CAP and International trade

agriculture and water article

The Common Agricultural Policy (CAP)

The Common Agricultural Policy is the largest operational policy for influencing the rural environment, as reflected in the number and variety of measures and in the financial resources available for those measures. Therefore changes in the CAP can have far reaching implications on the system of agriculture in Europe and its sustainability. It is for this reason that advocating for change in the CAP is integral to the work of RISE.

The 2011-2014 CAP Reform

It is evident that the under provision of rural environmental services is the result of market failures which affect the majority of the European land area. European land managers provide insufficient environmental ‘goods’ and and too many environmental ‘bads’.

A constructive way to look at these failures is to view them as public environmental services which could be delivered by suitably incentivised land managers and CAP is an effective tool which the EU had at its disposal for steering the EU towards a more sustainable management of these public goods.

In 2009, RISE put together a high level task force whose remit was to consider the delivery of public goods by land-managers and priorities for their public and private support in Europe. RISE used the resulting report to advocate for policy makers to use the next CAP reform to support the greater provision of public goods.

The 2011-2014 CAP reform process was a key moment for policy makers to use the agricultural policy to support the better provision of ecosystem services and RISE worked tirelessly during the reform process to advocate for a focus on public goods. However, despite the work of RISE and that of many others, the reform was felt to be a missed opportunity. It went little way to achieving its greening targets and resulted in creating an even more complex bureaucracy.

Click here to see 'Concrete tools for delivery of public goods within the next CAP (2011)'.

Post the CAP Reform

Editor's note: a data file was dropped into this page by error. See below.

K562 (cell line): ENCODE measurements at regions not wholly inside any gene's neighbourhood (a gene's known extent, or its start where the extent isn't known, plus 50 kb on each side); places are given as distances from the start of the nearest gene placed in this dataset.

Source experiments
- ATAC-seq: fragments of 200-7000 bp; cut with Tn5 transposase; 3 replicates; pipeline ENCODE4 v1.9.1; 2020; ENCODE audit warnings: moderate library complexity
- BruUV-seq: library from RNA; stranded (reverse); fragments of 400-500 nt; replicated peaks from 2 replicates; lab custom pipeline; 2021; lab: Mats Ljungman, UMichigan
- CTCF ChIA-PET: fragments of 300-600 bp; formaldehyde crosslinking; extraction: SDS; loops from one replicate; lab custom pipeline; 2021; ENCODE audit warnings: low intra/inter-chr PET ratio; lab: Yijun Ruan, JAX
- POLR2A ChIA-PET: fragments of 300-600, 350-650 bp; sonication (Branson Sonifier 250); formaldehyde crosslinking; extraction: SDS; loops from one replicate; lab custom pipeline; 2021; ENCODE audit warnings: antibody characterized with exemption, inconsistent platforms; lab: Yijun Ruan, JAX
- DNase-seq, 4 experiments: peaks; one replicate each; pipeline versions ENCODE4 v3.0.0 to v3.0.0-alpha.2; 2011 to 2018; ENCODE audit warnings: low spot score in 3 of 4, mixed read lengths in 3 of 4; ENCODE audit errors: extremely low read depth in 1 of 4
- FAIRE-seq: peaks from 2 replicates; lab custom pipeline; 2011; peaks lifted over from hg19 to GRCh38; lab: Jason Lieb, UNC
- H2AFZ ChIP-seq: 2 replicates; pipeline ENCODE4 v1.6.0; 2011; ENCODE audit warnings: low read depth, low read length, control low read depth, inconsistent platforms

It is generally acknowledged that the prime challenges facing EU agriculture post 2020 will still be to improve productivity to help ensure food security at a lower resource cost; to respond to growing environmental and sustainability requirements; and to contribute to reasonable living standards for primary producers who will have to cope with price volatility, including that arising from the effects of climate change.

Click here to see recent discussions at RISE on the CAP

In addition, the RISE Foundation report on Sustainable Intensification brought up some key questions to think about in advance of the next CAP reform. These include:

• Was the strategy of greening pillar 1 a mistake?
• Has the dilution of greening drained it of impact? Should cross compliance and greening conditions be strengthened?
• Should environmental payments be results-based rather than prescriptive?
• Are the principles which underlie the determination of payment rates for environmental services correct?
• If environmental land management contracts with individual farmers are too costly to administer would it help to operate instead through collectives of farmers at higher, landscape or river catchment scale?
• Is a common European policy for integrating environment into agricultural practice the wrong basis through which to operate, should this be devolved to Member States?
• Are there alternative ways, outside the CAP, for achieving delivery of the environmental services from agriculture? Is more strongly enforced environmental regulation a major part of the answer?

Click here to see the report on Sustainable Intensification

Previous RISE communications on the CAP and its reforms 

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